Open Court – 2

By Christopher Zoukis  Image courtesy

Open Court Publishing Company published affordable copies of the classics of philosophy, along with original scholarly books in philosophy, science and religion.  Some of which were vague presentations of newfangled ideas.  One of the newfangled ideas was Pragmatism, which reconciled logic as a system of symbols.  In other words, logic was not a rational system of correct reasoning based on cause and effect.  Rather it was symbolic, that is, correct reasoning is inferred from signs or symbols.  Which means that, like a disease in the human body, logic can only be diagnosed by means of symptoms.  Thus, understanding the symbols of logic is not intuitive, but very businesslike – the systematic recognition of known facts.

Pragmatism was the offspring of Charles Sanders Pierce.

And if you recall, I discussed Charles Sanders Pierce’s rather dismal life when I wrote about Margery Williams and the Velveteen Rabbit.  Pierce was a prime example of someone who is Unreal, someone who lives according to the logical and practical, someone who is, in a word, boring – beyond belief.  Carus was intrigued by Pierce’s scientific philosophy and published a number of Pierce’s articles.   

The articles appeared in his publishing company’s two magazines, The Open Court and The Monist.  Carus was the chief editor of both. 

Carus was not, though, a nutcase.  He was a true liberal in the full, energetic etymology of the word.  Fascinated by anything new and unparalleled, anything not chained by blind conviction, he carried on voluminous correspondence with some of the finest intellects of his day:  John Dewey, Ernst Haeckel, Leo Tolstoy, Thomas Edison, Ernst Mach, Elizabeth Stanton, Nichola Tesla, and Booker T. Washington.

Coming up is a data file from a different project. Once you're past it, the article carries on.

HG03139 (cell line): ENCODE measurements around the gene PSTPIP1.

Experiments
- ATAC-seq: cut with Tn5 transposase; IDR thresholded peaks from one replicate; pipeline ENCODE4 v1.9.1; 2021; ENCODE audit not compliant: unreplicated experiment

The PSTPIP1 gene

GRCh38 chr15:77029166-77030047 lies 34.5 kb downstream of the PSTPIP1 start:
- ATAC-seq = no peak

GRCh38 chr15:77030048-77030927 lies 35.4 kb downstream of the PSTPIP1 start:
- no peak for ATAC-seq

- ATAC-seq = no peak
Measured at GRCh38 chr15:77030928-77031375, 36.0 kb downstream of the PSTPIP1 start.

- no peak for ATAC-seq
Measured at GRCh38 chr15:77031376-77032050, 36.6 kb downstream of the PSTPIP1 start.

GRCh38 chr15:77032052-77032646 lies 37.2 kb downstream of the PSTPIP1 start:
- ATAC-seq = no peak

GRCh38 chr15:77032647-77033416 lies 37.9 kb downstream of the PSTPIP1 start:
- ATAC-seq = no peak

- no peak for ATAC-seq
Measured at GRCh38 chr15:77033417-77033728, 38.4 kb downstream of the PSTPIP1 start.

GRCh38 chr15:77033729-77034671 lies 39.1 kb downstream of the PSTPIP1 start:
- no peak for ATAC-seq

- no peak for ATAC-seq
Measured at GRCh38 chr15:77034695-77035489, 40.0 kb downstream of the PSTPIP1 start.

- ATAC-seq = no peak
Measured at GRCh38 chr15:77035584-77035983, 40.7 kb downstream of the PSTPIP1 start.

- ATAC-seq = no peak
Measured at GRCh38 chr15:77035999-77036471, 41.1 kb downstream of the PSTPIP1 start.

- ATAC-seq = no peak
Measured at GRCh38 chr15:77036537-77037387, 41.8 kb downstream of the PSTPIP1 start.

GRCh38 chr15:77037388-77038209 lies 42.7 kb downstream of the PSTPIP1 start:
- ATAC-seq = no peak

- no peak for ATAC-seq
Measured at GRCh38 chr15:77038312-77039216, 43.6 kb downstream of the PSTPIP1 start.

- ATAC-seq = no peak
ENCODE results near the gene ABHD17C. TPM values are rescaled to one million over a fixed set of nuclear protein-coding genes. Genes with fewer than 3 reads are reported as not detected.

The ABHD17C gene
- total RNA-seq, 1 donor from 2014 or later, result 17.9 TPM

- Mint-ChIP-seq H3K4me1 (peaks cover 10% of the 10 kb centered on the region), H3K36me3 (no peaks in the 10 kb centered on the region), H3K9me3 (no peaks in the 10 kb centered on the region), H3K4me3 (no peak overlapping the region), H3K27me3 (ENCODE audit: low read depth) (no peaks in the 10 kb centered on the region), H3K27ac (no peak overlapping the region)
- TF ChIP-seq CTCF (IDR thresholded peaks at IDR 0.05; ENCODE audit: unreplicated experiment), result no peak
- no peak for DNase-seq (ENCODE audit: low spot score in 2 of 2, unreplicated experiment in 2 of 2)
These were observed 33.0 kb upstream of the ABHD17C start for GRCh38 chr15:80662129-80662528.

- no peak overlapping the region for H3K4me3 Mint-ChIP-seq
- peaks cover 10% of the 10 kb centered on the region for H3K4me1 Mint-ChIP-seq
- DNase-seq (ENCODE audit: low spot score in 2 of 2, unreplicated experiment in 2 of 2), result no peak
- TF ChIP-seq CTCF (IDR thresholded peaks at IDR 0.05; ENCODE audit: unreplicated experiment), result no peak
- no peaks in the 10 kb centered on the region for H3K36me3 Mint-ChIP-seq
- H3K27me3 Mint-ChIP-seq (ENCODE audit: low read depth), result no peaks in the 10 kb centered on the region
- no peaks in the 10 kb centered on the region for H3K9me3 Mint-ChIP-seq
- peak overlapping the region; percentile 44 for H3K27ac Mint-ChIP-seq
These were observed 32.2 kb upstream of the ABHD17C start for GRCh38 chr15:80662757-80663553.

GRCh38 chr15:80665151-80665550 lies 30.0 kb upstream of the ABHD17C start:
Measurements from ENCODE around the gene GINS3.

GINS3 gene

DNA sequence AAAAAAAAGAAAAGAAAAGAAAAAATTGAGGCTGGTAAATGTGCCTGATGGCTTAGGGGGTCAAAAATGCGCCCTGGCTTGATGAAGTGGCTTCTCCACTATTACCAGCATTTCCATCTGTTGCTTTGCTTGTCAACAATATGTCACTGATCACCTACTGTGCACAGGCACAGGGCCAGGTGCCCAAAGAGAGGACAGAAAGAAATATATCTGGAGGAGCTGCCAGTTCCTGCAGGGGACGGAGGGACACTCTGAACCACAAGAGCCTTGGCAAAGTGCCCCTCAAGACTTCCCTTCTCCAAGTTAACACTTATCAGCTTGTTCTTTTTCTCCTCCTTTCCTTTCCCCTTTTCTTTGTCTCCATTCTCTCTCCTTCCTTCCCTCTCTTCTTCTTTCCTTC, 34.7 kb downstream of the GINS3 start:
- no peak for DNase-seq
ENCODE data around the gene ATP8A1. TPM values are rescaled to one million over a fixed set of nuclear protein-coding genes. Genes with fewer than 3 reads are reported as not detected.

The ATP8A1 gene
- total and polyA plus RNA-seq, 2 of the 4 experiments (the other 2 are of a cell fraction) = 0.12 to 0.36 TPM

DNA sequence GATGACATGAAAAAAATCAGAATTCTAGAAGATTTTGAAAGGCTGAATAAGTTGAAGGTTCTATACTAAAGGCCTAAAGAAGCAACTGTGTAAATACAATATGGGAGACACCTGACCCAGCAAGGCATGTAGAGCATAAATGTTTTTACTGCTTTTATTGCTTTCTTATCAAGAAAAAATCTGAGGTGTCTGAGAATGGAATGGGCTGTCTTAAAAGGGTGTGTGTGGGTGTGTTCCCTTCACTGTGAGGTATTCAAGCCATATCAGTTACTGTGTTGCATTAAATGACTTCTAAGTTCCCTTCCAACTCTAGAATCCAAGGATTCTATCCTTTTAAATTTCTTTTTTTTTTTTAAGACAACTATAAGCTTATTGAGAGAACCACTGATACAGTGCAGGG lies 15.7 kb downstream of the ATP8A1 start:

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Open Court

By Christopher Zoukis  Image courtesy

There’s a dark green bench near the tombstone, one of the old ones with the wooden slats and iron legs, like the ones city governments placed at bus stops.  It’s as if he’s inviting you stay for a while.  Sit, relax and let us converse. 

His name is on the back of the bench, along with his birth date and his death date.  Of course that got me to thinking that maybe the bench isn’t for sitting and relaxing.  Maybe it’s part of the tombstone, kind of a double display effect:  the actual stone tombstone and the bench forming two sides, like bookends for the dead.

The actual tombstone has his name and dates too.  Two feet wide by eight inches high, it’s a three-layered affair, like a cake, but each layer is smaller than the one beneath it.  The bottom layer is just cement, with the next two higher layers being black granite, which, as usual, isn’t really black.  More of a dark gray.

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